MEET ASHI K. SMYTHE
Broadway veteran Ashi K. Smythe leads an Arvada Center dance class.
NOTE: As we look to reopen our doors and reignite the arts, one thing becomes clear: The key to our creativity is our people. Songs are not sung, sets are not built, choreography is not taught, and canvases are not painted on their own. In our new “Humans of the Arvada Center” series, we are highlighting the heartbeat of the Center: The people who make up the Arvada Center family.
By John Moore, Senior Arts Journalist
Denver resident Ashi K. Smythe, an original cast member in Broadway’s “The Lion King” from 1997-2001, comes from a family of dancers. “It all started with my godmother, the legendary Katherine Dunham – and I have known Cleo Parker Robinson since I was toothless,” said Ashi, who trained with Alvin Ailey and has danced with MC Hammer and Janet Jackson, among many others.
Dunham, who died in 2006, has been called the "matriarch and queen mother of black dance." Robinson is the founder, artistic director and choreographer of the 50-year-old Denver-based artistic institution Cleo Parker Robinson Dance.
But Ashi didn’t exactly embrace his birthright from the start. Growing up in Chicago, he focused more on baseball, track and gymnastics. He eventually embraced his dance legacy by way of a prestigious scholarship and tour with MC Hammer.
Ashi has been a dance instructor with the Arvada Center Dance Academy since 2012. He first came to Colorado for a three-week visit and is still here, a decade later, thanks in large part to Cleo asking him to teach dancing and drum classes during his brief time here. That led to his getting additional teaching opportunities at the Arvada Center, and a permanent move to Denver. His areas of expertise are contemporary dance, modern dance and coaching.
" 'The Lion King' helped put all of us on tracks we never expected to achieve."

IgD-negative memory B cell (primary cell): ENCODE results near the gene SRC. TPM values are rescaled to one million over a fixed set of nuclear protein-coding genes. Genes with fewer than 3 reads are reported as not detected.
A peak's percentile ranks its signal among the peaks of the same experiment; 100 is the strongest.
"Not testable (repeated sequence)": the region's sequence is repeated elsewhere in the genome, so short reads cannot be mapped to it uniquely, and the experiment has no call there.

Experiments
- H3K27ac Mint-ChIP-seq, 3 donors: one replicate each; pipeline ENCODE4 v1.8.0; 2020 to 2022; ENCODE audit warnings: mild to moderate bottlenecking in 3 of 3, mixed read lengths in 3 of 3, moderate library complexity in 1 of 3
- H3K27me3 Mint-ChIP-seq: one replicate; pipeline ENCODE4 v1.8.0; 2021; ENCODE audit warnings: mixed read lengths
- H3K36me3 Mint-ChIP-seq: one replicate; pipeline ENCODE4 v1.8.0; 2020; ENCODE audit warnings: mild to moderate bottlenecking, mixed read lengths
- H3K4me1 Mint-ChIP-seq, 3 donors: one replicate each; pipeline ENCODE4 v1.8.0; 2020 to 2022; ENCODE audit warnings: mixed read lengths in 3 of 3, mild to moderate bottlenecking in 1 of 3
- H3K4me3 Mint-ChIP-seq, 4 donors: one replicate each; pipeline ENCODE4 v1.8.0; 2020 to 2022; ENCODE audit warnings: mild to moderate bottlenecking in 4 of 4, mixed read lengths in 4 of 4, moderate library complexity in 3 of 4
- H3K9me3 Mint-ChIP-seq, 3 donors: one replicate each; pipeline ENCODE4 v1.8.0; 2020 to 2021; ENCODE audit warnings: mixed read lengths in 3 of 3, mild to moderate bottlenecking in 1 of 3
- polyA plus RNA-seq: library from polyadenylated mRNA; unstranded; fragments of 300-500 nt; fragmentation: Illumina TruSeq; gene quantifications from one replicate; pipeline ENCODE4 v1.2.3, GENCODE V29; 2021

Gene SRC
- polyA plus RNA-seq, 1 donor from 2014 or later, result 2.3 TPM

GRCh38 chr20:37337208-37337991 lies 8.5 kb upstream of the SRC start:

“I’ve never seen a dancer so versatile,” said Cleo, who first hired Ashi to be the drummer for her company because he had stopped dancing by then. But then again, she said, Ashi can do just about anything. “He’s a musician, a writer, a producer and a teacher. He was exposed to so much when he was so young that I always thought that he was older than he was."
Ashi says it was life-changing experience to be part of creating a new show for Broadway. “There were no egos, we had fun and we enjoyed helping to create something you knew was going to be good,” he said.
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One point of pride from being an original cast member, Ashi said, was that the cast’s collaborative contributions to Garth Fagan’s original choreography became a permanent part of the fabric of the musical. “When you are part of a show that you know will be on Broadway, you are helping to create it,” he said. “We knew from the start that however long the show eventually played, it all depended on us and what we did then. That made me feel extraordinarily good.”
That said, he added: “Our choreography wasn’t finished until Opening Night.”
Ashi had one of the most difficult ensemble tracks in “The Lion King.” In fact, when he left the show, the creative team divided his workload among three remaining cast members.
“Being in ‘The Lion King’ helped me learn the full meaning and depths of being in a show,” he said. “Sometimes as a performer, you overlook the various people and things that come into play doing any performance. I tried to learn and take in everything I could from crew, dressers, hair, makeup, musicians, conductor, sound and people who worked in the lobby. The sound engineer changed my life when he encouraged me to go back to school to study engineering.”
Indeed, Ashi went on from the show to graduate from the Institute of Audio Research.
“The Lion King,” he said, “helped put all of us on tracks we never expected to achieve.”
His was a track that eventually led him to the Arvada Center. And eight years later, he’s still here.
Video: Learn more about Ashi K. Smythe:
To learn more about Arvada Center dance classes, go to arvadacenter.org/dance
To follow the Arvada Center's #HumansOfArvadaCenter campaign, go to instagram.com
READ MORE HUMANS OF THE ARVADA CENTER:
DIRECTOR OF GALLERIES COLLIN PARSON
DIRECTOR OF DANCE CHRISTINA NOEL ADCOCK
WARDROBE SUPERVISOR JESSIE PAGE
CHILDREN'S THEATRE HOUSE MANAGER CAL MEAKINS
PRODUCTION MANAGER ADAM STOLTE
EDUCATION DIRECTOR LISA LEAFGREEN
PATRON SERVICES REP ABYGAIL ROSALES